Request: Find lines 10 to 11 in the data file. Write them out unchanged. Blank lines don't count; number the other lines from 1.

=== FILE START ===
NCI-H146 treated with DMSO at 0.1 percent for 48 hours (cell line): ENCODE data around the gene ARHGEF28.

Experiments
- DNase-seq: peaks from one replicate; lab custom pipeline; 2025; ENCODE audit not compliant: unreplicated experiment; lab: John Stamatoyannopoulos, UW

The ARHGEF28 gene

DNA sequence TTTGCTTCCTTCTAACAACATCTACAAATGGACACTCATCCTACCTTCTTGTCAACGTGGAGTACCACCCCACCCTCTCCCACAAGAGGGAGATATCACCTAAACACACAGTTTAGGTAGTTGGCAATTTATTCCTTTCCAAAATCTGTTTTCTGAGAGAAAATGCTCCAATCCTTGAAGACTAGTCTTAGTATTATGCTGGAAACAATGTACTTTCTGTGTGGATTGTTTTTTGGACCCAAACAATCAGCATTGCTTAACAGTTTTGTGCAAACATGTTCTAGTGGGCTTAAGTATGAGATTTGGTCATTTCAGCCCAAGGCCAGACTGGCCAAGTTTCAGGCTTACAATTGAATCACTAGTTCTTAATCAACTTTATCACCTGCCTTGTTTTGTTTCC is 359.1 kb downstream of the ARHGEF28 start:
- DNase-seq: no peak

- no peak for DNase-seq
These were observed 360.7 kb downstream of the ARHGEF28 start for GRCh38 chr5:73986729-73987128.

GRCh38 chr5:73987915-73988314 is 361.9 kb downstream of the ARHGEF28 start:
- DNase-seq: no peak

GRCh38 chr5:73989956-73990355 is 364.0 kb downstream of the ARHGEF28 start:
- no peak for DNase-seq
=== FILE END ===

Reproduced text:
- DNase-seq: no peak

GRCh38 chr5:73989956-73990355 is 364.0 kb downstream of the ARHGEF28 start: